If you haven’t yet switched over to the new Twitter profile, which was introduced early last month, you’ll be required to do so soon. The redesigned profile has already been rolled out to existing members through an opt-in prompt; however, it will be made mandatory for all users on May 28th. So if you haven’t given any thought to your new Twitter profile, you need to start now.
To recap, the updated profiles feature larger profile and header images, new timeline views, and the ability to pin a tweet to the top of your profile. As you move forward with planning, pay close attention to the content you’re sharing. Brands need to clean up their timelines and make the most of their best tweets and pinned tweets.
You can read more about these best practices below, as well as see some examples of how brands are using the new design creatively and effectively.
New Image Specs
Photos have been outperforming all other link types on Twitter, so it’s no surprise that a greater emphasis is being placed on the medium. As such, you should approach the new look with careful consideration around the different types of visuals you’ll use.
The header image, which now spans the top of the screen, should be at least 1500×500 pixels. You might consider using a 3000×1000 photo or save your 1500×500 image at the highest possible resolution you can manage (without exceeding the 5MB maximum) to optimize for larger screens. For your profile image, Twitter recommends a 400×400 minimum. Again, it’s recommended that you use the highest resolution possible.
It bears repeating that background images are no longer needed as your header image is now the main focus of your design. This could be an obstacle for pharmaceutical brands using background images for Important Safety Information (ISI) or legal information. Instead, those brands might consider utilizing pinned tweets to highlight this information.
Tweets that receive extraordinary engagement will appear larger on the new Twitter profile. As you can see, those tweets really jump off the page. While you can’t control engagement, and there’s really no such thing as a “viral tweet” formula, what you can do is ensure that every piece of content you share is “top tweet” material. This means reviewing your previous tweets and learning which messages, images, videos, and so on have worked best for engagement.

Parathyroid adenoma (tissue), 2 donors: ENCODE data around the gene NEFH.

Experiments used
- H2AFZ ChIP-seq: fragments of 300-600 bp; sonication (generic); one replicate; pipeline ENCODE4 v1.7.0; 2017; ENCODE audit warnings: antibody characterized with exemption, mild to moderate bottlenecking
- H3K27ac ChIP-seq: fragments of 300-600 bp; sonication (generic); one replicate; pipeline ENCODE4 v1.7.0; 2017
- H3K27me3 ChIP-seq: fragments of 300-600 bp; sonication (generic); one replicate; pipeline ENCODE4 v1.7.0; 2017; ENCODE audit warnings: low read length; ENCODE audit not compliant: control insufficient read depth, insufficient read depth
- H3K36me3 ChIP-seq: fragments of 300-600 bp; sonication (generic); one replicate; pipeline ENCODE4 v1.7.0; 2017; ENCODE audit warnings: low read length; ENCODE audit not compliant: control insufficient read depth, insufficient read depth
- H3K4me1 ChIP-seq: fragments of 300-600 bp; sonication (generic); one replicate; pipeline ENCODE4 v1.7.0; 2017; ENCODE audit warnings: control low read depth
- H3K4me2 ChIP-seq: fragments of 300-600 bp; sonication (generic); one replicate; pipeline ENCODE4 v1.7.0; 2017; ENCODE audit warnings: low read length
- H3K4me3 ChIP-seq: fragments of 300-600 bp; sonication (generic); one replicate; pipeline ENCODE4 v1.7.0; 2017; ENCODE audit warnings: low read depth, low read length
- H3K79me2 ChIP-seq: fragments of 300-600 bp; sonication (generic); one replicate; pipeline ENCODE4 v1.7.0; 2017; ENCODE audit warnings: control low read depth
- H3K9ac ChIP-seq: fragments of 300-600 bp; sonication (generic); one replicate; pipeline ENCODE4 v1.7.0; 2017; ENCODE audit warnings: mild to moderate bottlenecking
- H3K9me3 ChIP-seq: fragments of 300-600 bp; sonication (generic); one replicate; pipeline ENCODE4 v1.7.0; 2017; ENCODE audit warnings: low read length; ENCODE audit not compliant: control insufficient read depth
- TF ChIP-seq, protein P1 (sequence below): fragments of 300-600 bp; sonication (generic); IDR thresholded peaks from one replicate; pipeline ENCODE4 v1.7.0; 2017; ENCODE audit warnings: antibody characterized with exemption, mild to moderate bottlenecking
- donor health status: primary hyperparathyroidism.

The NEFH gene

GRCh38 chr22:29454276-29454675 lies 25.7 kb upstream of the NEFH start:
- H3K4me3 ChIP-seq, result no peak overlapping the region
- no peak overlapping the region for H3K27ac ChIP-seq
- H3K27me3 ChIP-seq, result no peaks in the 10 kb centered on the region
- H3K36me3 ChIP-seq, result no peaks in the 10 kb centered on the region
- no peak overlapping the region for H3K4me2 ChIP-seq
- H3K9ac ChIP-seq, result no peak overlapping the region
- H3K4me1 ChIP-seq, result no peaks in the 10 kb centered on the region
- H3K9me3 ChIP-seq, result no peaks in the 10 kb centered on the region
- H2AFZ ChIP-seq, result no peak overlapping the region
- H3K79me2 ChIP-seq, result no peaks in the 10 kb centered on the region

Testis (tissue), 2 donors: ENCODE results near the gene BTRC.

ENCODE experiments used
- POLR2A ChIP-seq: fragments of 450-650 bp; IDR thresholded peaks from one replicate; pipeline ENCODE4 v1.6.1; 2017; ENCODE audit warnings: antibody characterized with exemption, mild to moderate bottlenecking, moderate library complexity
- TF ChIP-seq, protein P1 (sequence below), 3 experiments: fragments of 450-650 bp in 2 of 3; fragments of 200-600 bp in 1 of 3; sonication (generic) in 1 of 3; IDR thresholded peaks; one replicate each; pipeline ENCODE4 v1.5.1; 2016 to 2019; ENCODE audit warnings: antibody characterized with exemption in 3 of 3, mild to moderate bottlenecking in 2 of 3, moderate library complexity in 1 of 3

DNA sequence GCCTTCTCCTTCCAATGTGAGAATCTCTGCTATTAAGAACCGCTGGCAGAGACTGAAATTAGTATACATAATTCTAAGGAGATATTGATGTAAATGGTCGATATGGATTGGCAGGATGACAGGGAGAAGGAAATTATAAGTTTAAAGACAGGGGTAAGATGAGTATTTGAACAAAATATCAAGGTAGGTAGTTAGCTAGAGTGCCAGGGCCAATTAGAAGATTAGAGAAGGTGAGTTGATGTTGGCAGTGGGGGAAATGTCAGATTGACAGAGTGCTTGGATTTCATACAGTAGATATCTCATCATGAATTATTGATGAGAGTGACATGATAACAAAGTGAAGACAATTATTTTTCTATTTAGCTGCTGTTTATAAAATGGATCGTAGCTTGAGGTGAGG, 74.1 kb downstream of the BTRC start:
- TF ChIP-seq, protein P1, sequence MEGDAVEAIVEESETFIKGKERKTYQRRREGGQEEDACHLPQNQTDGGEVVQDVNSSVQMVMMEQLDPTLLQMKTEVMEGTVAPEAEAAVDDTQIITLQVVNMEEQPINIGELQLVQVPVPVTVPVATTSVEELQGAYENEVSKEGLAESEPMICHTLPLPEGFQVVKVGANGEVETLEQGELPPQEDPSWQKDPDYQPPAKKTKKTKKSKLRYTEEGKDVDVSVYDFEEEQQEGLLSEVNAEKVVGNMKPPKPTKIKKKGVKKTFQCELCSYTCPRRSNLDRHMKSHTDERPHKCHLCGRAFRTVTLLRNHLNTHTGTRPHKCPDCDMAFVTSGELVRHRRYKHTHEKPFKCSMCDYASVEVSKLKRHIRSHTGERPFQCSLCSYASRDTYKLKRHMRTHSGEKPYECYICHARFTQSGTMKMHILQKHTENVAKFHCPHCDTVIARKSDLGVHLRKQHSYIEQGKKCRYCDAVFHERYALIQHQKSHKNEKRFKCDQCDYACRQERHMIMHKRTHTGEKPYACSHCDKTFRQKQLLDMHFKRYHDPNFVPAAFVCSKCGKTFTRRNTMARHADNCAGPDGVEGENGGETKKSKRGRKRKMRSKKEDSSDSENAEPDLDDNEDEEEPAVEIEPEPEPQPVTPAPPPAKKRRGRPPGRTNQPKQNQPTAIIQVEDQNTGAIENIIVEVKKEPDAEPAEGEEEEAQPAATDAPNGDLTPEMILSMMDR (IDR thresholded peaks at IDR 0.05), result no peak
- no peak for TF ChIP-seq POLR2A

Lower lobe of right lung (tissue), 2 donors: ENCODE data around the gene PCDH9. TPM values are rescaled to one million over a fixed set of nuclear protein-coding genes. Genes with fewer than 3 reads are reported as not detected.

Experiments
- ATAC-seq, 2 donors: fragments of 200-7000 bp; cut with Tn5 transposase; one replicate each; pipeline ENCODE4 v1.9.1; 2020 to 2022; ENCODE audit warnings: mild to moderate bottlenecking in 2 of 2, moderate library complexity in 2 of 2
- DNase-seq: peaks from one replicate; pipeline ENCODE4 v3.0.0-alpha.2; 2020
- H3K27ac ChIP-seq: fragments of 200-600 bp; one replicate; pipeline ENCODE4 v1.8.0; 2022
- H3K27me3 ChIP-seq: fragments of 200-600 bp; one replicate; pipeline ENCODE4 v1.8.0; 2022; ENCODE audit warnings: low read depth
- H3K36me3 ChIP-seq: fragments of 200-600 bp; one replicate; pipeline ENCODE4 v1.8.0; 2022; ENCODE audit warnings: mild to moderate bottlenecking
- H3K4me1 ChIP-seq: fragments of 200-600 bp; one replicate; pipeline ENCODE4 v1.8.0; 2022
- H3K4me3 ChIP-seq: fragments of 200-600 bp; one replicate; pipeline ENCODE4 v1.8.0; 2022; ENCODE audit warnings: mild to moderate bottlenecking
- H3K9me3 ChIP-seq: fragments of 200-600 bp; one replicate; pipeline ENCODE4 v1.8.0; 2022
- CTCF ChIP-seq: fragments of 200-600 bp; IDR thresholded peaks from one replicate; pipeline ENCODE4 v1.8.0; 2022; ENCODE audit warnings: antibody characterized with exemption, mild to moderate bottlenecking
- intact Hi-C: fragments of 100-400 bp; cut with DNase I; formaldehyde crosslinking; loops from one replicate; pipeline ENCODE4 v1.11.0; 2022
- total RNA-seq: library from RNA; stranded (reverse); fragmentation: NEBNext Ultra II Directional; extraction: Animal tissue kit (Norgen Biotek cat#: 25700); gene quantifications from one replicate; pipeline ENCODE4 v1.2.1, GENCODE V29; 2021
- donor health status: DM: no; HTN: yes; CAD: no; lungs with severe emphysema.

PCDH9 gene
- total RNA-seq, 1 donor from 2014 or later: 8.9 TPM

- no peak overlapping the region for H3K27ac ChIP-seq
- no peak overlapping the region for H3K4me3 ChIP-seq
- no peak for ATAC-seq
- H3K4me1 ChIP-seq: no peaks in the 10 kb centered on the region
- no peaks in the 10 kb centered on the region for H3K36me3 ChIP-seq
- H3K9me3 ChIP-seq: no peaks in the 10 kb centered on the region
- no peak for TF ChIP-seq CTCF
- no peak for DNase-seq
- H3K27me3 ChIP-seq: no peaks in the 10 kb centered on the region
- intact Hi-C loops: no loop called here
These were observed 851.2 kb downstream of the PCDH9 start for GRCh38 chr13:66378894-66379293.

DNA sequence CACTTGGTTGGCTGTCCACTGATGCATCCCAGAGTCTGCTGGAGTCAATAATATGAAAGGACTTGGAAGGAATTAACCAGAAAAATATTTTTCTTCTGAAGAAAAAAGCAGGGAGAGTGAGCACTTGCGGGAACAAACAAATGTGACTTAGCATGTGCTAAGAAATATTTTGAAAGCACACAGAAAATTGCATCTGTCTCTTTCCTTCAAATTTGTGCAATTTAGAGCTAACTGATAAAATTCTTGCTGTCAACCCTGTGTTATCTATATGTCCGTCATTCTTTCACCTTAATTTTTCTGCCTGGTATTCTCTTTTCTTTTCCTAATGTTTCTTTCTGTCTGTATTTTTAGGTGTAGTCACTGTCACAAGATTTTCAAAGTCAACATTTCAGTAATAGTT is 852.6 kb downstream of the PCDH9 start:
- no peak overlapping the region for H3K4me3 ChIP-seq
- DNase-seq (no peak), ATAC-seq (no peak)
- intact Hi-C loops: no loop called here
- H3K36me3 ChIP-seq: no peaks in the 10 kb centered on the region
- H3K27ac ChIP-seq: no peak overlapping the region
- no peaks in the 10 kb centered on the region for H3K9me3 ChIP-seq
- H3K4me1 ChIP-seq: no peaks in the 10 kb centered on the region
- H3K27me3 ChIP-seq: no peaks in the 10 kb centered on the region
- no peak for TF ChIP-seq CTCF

And just because you can pin a tweet to the top of your profile doesn’t mean that it deserves to be there. Unlike Best Tweets, you actually control the content that appears at the top of your page. Choose this tweet wisely and strategically. This spot should be used for product announcements, calls-to-action, and other noteworthy pieces of content. If you’re in the middle of a hashtag campaign, find your most engaged with tweet that mentions the hashtag and pin it up there for all to see.
From its header image to its pinned tweet, Amazon takes advantage of Twitter’s new design elements to help promote #AmazonCart. Anyone who sees the header image immediately gets a sense of what the product is all about. But if a viewer needs more information, they can just scroll down to the pinned tweet, which features a helpful video. Not only is Amazon’s design timely (#AmazonCart was announced earlier this week), but it’s a great example of how Twitter Profiles can be used cohesively to promote a product.
Here’s a great example of a brand using its header image to inspire action. Coca-Cola’s Twitter Profile immediately grabs visitors’ attention with a clear call-to-action. Want more details on how to participate? The URL is right there in the header, freeing up the pinned tweet spot for something else.
When your profile photo is just your company logo, you had better make sure that your header image stands out — and UPS delivered. The company’s header is full of vibrant colors and images which balance perfectly with its #UPS2MillionTrees initiative. Although it doesn’t place a call-to-action in the header, UPS makes great use of its pinned tweet with more information about the campaign. By pinning its infographic, visitors are greeted with yet another visual which received an impressive amount of engagement.
Last, but certainly not least is Lyft. Rather than use its header for self-promotion, the brand is letting its fans speak for it. The company turned a tweet from one of its customers into the main focus of its Twitter profile. This is a great way to call attention to customer experience, which is a huge component of any brand’s marketing strategy. More than calling attention to positive feedback, it demonstrates that Lyft is actually listening.
With only a few weeks left until the new Twitter profile is rolled out to everyone, now is the time to brainstorm these different elements for your brand’s presence.
Jennifer Beese: Jennifer Beese has worked as a community manager and social media strategist. When she’s not writing, you can find her studying anatomy and physiology—she literally has a skeleton in her closet—or under the stars with her telescope.